William Ralph Turner was the last of the great Northern Industrial painters, who was prominent and successful in the 1960s and 1970s, fell into obscurity for many years before a spectacular renaissance in the 2000s.


His paintings escape easy categorisation, but at the time of his first one-man retrospective, held in a Greater Manchester public gallery in 2005, the curator described him "as one of a very small number of English artists to fully engage with European expressionist art." The influences of, amongst others, Vlaminck and Rouault can be clearly seen, and artist Brian Bradshaw has commented that Turner's buildings "sway, bend and twist with serpentine character".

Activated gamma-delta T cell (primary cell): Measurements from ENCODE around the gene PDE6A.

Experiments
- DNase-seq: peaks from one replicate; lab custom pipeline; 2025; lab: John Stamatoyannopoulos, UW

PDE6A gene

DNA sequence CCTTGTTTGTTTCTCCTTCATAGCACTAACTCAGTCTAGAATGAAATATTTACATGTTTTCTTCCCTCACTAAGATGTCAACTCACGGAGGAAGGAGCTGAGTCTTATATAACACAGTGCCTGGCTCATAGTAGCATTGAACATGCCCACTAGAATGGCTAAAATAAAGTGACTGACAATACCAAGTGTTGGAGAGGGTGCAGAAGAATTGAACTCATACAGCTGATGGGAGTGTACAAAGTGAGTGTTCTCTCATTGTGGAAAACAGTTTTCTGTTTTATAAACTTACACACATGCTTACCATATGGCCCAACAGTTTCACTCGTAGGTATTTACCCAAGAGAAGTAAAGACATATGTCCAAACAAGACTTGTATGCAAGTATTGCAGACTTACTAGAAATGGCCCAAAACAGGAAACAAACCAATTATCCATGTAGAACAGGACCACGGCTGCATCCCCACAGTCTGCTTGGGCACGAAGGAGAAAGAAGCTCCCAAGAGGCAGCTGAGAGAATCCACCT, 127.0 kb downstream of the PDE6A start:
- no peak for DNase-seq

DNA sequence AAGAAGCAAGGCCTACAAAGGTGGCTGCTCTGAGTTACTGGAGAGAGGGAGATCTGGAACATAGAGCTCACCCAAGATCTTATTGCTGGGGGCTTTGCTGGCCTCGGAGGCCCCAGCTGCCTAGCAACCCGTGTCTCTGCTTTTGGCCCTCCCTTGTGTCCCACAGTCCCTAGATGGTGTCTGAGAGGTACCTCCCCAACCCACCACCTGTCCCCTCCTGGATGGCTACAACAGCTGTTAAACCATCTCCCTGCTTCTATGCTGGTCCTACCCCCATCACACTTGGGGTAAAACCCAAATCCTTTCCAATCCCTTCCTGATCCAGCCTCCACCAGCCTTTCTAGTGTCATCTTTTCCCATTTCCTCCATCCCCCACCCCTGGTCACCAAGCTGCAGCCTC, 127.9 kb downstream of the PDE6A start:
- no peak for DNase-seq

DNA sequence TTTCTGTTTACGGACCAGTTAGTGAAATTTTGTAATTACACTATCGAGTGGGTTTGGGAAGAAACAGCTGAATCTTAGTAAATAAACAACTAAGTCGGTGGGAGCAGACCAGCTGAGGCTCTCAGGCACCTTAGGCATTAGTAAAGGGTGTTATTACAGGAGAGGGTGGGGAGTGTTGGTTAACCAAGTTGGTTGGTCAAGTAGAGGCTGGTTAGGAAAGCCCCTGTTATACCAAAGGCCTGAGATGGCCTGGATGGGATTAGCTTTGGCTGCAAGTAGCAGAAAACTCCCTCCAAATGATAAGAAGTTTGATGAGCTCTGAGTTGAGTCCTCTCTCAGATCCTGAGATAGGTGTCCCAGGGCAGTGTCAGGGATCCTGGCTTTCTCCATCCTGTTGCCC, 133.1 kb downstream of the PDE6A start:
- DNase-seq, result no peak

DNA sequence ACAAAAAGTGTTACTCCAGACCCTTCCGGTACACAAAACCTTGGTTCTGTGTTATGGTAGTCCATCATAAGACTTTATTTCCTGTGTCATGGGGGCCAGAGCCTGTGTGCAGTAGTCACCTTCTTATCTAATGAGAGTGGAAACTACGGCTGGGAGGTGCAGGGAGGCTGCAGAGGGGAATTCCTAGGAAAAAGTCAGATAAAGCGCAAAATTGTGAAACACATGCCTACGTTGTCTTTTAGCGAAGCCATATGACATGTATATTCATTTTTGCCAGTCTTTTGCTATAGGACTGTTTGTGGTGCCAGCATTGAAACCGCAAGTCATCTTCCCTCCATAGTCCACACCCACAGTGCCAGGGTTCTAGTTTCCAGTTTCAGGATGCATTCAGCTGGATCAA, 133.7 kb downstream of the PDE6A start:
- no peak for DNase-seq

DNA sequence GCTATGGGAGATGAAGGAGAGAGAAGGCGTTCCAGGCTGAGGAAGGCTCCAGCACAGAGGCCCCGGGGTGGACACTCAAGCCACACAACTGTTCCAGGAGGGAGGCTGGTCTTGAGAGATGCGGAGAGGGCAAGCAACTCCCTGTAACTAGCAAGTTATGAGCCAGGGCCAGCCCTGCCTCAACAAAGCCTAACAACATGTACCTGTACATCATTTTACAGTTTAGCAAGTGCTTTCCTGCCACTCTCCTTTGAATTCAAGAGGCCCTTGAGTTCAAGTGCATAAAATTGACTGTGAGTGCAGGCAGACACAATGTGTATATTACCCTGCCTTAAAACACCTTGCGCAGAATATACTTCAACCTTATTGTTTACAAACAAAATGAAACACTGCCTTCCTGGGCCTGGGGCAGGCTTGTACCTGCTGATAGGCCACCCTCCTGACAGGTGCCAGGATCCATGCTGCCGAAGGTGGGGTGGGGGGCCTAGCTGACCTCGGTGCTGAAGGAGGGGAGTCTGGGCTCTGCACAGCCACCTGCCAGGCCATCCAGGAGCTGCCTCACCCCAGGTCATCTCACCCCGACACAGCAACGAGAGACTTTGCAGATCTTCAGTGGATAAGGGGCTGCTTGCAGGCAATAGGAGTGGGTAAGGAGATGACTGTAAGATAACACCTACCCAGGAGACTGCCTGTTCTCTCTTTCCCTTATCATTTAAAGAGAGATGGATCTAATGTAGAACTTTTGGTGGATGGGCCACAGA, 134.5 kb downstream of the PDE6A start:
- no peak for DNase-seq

His vision of the industrialised north, and the people shaped by it, was entirely his own - he was no copyist, but he had an artistic magpie tendency and borrowed motifs from other prominent painters, most notably Lowry. One of Turner's most individual qualities has been the ability to paint Manchester's most drab industrial area with a palette and handling of pigment associated with Europe, not the atmosphere, light or visual incidents of the northern industrial scene.